Factor II Deficiency

Factor V Leiden (FVLD) Deficiency: What Is It?

The FVLD is a genetic disorder caused by mutations in the gene for factor V Leiden. This gene plays a crucial role in the body’s ability to produce vitamin K2, which helps with blood clotting. Without enough vitamin K2, your bones will not grow properly and you may develop osteoporosis later in life. If you have the FVLD, your bone density may be reduced even if you are otherwise healthy. You may also experience other health problems such as heart disease, high cholesterol levels or stroke.

People with the FVLD usually suffer from multiple organ failure and die within a few years of their diagnosis. There is no cure for it because there is currently no known cause of its development. However, treatment options include dietary changes and medication.

What Are Some Symptoms Of The FVLD?

Most people with the FVLD do not show any symptoms until they are older than 60 years old. They may have:

Weakness or numbness in some parts of their bodies. These areas could be affected even if they don’t feel pain at first. They might lose feeling in these areas when walking or climbing stairs.

Headaches that get worse when they bend their heads forward.

Difficulty having bowel movements or in passing urine. They may also feel the need to go to the bathroom more often than usual.

Muscle pain or cramps, usually in their thighs and calves.

Unusual fractures of their arms or legs that happen without making any sudden movements.

Bones in their arms and legs may get thinner than normal and feel more flexible than they should.

Swollen red or purple spots on the soft tissues under their skin.

Anemia, which means that they do not have enough red blood cells to carry adequate amounts of oxygen to their body’s organs and tissues.

Atherosclerosis, meaning that their arteries are clogged up with plaque. They may experience chest pain and shortness of breath. Arrhythmia is also a possibility, which means that their heart is beating irregularly and too quickly.

Memory loss and confusion, along with other mental disorders. These may be signs of either Alzheimer’s or another dementia-related condition.

People with the FVLD often die suddenly due to a heart attack or stroke. They may also suffer from aneurysms that can be life-threatening.

What Causes The FVLD?

The FVLD is caused by a mutated gene known as the F5 gene. This gene is involved in regulating your body’s blood clotting process and vitamin K levels. A mutation in this gene causes it to make little or no factor V, hence the name FVLD. People with the FVLD have a higher risk of serious complications from injury or bleeding than people without it.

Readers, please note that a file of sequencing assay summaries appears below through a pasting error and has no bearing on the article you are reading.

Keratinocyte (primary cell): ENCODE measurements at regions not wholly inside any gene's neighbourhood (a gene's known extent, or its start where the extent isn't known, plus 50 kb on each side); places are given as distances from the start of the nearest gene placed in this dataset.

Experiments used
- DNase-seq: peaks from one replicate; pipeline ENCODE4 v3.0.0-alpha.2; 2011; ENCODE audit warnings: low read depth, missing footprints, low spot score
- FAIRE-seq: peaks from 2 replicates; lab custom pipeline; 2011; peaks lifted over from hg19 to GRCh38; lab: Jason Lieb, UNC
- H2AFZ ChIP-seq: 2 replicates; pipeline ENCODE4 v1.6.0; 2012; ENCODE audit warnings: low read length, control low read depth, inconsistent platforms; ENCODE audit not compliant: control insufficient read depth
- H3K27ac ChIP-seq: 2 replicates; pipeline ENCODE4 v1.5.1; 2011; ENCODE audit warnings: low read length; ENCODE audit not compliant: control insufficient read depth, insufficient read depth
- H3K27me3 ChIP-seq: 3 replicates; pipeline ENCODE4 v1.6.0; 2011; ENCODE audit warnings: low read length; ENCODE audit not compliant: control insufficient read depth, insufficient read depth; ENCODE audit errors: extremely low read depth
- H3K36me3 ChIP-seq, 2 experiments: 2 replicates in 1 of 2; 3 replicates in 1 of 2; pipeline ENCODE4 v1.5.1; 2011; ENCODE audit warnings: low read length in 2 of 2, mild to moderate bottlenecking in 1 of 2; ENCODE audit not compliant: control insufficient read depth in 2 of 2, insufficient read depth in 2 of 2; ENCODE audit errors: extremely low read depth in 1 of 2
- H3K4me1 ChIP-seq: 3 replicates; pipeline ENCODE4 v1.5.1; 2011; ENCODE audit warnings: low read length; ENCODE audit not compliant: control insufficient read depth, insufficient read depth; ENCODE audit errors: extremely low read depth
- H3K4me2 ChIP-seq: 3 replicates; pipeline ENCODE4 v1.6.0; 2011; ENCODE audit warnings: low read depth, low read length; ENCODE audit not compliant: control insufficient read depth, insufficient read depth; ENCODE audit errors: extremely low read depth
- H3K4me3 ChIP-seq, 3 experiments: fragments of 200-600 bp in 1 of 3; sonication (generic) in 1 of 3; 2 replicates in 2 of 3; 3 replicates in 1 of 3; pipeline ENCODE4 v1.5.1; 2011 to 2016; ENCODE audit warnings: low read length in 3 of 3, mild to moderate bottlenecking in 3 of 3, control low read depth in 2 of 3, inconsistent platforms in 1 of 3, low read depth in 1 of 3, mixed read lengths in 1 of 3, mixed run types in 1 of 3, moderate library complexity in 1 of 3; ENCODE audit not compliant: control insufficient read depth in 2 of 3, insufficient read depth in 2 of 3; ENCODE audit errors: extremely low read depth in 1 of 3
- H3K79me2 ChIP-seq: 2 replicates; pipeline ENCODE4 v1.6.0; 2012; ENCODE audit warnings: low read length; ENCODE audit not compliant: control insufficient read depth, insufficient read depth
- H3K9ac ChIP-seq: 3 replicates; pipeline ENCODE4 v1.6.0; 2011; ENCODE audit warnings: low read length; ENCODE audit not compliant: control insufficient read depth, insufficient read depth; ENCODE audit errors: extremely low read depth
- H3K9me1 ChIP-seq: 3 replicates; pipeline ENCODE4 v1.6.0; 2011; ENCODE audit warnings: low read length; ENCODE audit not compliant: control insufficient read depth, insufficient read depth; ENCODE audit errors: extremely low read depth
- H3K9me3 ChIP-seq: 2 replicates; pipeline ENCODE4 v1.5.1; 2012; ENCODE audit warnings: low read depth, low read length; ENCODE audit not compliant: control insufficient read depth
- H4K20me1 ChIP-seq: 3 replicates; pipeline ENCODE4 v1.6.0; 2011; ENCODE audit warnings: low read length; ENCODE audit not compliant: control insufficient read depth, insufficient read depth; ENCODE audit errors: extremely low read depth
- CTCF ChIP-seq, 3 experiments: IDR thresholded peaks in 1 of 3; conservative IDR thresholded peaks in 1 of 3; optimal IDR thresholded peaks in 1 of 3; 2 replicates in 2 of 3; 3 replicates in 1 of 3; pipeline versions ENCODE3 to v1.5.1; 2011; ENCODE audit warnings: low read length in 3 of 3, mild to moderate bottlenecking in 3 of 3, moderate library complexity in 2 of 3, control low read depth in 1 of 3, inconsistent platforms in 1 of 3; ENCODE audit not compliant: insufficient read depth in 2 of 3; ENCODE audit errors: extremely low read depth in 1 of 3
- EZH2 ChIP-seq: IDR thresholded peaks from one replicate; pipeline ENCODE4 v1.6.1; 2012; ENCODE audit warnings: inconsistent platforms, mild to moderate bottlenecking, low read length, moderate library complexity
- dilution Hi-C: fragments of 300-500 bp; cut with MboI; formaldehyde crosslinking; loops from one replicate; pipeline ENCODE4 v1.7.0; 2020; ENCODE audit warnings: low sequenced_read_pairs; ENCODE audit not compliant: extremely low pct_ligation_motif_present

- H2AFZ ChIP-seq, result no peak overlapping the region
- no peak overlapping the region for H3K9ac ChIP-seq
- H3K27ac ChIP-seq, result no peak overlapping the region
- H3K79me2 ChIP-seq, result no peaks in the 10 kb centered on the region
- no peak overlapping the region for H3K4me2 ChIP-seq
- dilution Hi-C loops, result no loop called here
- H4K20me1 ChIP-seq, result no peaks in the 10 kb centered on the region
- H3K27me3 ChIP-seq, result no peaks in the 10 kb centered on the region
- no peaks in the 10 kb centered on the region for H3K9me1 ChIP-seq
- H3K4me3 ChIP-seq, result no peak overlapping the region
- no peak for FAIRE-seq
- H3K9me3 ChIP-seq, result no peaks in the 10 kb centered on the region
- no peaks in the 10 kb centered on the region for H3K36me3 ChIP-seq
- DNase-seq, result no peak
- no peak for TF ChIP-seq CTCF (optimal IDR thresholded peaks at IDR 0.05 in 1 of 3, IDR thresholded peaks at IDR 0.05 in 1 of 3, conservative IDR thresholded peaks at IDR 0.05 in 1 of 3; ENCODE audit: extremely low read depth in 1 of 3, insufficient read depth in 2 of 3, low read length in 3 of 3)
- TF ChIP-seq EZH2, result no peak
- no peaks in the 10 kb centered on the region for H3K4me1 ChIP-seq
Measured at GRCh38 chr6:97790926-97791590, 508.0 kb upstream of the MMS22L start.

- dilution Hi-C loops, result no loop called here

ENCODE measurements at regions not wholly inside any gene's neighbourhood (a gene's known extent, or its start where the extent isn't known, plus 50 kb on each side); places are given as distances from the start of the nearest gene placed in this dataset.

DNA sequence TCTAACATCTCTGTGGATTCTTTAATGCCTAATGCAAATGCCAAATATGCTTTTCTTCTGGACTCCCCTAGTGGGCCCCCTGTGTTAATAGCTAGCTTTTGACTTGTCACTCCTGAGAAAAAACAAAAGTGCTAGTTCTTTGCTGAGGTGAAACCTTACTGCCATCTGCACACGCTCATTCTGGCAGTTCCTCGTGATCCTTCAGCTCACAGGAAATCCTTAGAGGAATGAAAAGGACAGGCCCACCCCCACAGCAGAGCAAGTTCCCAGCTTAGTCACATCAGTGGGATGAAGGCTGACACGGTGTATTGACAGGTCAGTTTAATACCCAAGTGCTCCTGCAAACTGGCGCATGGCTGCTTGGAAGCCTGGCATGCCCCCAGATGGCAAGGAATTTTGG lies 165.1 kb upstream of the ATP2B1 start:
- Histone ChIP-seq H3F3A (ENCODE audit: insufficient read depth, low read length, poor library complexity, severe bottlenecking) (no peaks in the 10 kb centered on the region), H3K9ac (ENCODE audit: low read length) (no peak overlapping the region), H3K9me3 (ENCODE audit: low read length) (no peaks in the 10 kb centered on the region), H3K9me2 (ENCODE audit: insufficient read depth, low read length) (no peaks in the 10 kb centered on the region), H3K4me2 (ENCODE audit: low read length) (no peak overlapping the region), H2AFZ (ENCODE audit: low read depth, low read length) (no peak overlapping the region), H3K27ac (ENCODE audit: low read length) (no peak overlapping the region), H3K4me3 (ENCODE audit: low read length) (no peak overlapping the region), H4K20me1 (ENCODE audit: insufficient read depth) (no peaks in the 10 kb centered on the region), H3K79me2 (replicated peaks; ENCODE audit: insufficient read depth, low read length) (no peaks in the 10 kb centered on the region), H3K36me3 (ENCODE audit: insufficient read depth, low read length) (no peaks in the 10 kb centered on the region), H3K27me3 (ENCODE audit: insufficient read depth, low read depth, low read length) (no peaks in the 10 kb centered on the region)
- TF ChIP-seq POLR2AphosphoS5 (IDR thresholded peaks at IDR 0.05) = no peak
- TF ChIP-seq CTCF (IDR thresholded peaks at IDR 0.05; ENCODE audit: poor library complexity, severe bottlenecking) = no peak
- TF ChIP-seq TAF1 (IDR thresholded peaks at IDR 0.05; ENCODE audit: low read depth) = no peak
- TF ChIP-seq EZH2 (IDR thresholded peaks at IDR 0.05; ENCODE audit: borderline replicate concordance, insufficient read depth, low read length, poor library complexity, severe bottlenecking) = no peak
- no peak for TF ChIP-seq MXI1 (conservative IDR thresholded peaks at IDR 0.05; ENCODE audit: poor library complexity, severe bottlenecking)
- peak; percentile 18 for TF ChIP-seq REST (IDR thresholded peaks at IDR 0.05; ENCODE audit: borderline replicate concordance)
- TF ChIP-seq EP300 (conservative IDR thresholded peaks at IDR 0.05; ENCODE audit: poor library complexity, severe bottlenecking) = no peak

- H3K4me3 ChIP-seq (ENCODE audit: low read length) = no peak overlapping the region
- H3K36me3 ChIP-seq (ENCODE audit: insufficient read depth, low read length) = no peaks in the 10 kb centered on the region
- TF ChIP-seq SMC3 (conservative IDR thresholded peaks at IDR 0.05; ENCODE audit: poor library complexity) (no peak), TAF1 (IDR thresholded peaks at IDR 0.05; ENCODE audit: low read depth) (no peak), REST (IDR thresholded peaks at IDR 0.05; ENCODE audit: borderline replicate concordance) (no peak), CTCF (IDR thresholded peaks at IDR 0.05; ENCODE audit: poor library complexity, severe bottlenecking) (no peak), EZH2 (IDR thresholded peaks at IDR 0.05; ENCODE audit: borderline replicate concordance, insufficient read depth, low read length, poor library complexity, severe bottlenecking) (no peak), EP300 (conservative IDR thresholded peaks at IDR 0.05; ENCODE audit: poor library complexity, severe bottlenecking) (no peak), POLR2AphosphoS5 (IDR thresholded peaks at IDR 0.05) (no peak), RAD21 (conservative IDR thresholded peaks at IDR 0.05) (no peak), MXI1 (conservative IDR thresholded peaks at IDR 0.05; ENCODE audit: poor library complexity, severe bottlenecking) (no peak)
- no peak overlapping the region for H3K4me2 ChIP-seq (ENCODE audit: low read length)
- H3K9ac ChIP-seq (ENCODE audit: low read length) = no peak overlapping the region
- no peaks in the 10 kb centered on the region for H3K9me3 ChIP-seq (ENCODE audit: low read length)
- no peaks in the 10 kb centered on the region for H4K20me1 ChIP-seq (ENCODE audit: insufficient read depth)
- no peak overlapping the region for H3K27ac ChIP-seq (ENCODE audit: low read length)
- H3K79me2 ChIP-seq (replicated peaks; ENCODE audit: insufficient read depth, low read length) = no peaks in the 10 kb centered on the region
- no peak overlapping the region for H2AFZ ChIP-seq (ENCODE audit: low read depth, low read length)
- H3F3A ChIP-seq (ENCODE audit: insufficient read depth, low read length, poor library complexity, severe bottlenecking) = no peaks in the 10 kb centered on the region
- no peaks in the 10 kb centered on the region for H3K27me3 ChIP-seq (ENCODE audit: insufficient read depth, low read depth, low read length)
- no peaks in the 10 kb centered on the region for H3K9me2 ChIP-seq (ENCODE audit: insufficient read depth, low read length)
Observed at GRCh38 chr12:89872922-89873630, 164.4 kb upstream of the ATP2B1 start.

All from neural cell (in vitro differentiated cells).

Those who have inherited the mutated FVLD gene from either parent are known as homozygous individuals. If they develop the condition, it is present in two copies and is referred to as classic FVLD. If they only have a single mutated copy of this gene and no other abnormal FVLD genes, they are known as heterozygous individuals.

Around 50 percent of people with the FVLD are male and 50 percent are female. It tends to be more common in people of African heritage and certain ethnic groups such as the Inuits or the Québécois.

The condition is usually found during the course of an investigation into why someone has an unexplained, spontaneous bleeding tendency. For example, a person may experience easy bruising or bleeding from their gut, but it is often not until one of these major life-threatening bleeds occurs that the condition is identified.

How Is The FVLD Treated?

People with the FVLD should not take any medications that contain vitamin K, as these could be dangerous. Anticoagulant medication to prevent life-threatening blood clots is also essential in preventing certain complications of the disease.

Blood transfusions may be needed if someone has a severe loss of blood, but this isn’t always effective and can carry its own risks.

Pregnant women with the FVLD should be especially carefully monitored and could possibly require treatment with a blood-thinning medication.

What Is The Long-Term Outlook?

Without medical intervention, people with the FVLD have a rapidly worsening outlook. Even minor injuries can become life-threatening, and those with the condition need to seek immediate medical attention if they suffer any injury that results in heavy bleeding.

The life expectancy of someone with the classic FVLD is around 40 years.

Sources & references used in this article:

Association of hereditary heparin co-factor II deficiency with thrombosis by TH Tran, GA Marbet, F Duckert – The Lancet, 1985 – Elsevier

Constitutional heparin co-factor II deficiency associated with recurrent thrombosis by P Sie, J Pichon, D Dupouy, B Boneu – The Lancet, 1985 – Elsevier

Catastrophic haemorrhage in a case of paediatric primary antiphospholipid syndrome and factor II deficiency by N Hudson, CM Duffy, J Rauch, JD Paquin… – Lupus, 1997 – journals.sagepub.com

A growth-deficiency phenotype in heterozygous mice carrying an insulin-like growth factor II gene disrupted by targeting by G Follea, B Coiffier, JP Viale… – Thrombosis and …, 1981 – Schattauer GmbH

A novel DNA-binding regulatory factor is mutated in primary MHC class II deficiency (bare lymphocyte syndrome). by TM DeChiara, A Efstratiadis, EJ Robertsen – Nature, 1990 – nature.com

Hereditary angioneurotic edema: II. Deficiency of inhibitor for serum globulin permeability factor and/or plasma kallikrein by O De Bastos, RS Reno, OT Correa – Thrombosis and …, 1964 – Schattauer GmbH

A severe neonatal presentation of factor II deficiency by V Steimle, B Durand, E Barras, M Zufferey… – Genes & …, 1995 – genesdev.cshlp.org

Hereditary heparin cofactor II deficiency and the risk of development of thrombosis by NS Landerman, ME Webster, EL Becker, HE Ratcliffe – Journal of Allergy, 1962 – Elsevier